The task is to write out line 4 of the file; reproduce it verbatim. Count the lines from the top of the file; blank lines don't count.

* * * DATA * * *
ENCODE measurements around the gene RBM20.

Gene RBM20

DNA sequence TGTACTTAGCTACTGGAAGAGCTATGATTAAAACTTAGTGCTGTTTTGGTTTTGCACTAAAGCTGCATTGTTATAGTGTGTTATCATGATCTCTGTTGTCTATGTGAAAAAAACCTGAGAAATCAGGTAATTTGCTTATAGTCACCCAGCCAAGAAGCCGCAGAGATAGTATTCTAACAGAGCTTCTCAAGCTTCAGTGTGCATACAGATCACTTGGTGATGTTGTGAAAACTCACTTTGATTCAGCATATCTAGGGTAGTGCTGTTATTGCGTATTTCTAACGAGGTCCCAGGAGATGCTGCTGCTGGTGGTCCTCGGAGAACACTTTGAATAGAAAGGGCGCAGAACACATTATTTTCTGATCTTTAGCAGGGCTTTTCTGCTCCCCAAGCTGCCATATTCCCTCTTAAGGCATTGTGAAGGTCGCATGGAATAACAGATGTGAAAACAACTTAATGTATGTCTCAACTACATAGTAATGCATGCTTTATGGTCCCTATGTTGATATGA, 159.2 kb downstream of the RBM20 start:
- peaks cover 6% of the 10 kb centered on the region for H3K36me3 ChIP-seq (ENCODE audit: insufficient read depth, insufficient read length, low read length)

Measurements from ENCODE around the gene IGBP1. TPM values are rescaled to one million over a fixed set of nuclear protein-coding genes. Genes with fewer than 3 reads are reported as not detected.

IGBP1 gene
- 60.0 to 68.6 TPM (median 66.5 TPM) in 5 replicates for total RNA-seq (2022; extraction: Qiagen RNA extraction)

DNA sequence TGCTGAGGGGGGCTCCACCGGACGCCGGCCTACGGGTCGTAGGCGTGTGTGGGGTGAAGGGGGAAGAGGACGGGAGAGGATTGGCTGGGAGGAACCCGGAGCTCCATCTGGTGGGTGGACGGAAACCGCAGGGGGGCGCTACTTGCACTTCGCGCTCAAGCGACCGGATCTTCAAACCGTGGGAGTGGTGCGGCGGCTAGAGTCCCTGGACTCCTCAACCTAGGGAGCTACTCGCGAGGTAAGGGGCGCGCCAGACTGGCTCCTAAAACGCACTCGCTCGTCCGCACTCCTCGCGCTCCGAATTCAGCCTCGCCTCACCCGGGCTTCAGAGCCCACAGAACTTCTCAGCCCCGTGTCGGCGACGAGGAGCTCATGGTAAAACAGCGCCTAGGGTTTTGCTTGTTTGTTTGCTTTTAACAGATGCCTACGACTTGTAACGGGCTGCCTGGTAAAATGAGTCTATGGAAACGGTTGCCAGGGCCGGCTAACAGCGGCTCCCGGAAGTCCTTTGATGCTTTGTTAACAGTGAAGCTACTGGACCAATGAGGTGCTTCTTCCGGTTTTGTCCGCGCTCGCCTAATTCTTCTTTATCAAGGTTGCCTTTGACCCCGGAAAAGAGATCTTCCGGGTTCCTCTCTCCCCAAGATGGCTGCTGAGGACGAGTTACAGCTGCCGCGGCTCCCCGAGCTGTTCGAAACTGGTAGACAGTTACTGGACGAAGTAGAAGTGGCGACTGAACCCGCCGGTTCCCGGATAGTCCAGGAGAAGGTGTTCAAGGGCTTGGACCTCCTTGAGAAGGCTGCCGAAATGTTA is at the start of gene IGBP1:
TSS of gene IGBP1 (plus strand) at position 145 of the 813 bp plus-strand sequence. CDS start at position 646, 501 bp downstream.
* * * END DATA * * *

- peaks cover 6% of the 10 kb centered on the region for H3K36me3 ChIP-seq (ENCODE audit: insufficient read depth, insufficient read length, low read length)